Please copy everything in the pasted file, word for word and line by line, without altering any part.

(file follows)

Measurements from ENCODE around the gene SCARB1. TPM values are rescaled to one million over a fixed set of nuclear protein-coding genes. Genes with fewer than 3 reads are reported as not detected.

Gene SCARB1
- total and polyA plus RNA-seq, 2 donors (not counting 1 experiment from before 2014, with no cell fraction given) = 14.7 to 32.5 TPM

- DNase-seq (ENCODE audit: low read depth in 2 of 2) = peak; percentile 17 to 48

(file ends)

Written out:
Measurements from ENCODE around the gene SCARB1. TPM values are rescaled to one million over a fixed set of nuclear protein-coding genes. Genes with fewer than 3 reads are reported as not detected.

Gene SCARB1
- total and polyA plus RNA-seq, 2 donors (not counting 1 experiment from before 2014, with no cell fraction given) = 14.7 to 32.5 TPM

- DNase-seq (ENCODE audit: low read depth in 2 of 2) = peak; percentile 17 to 48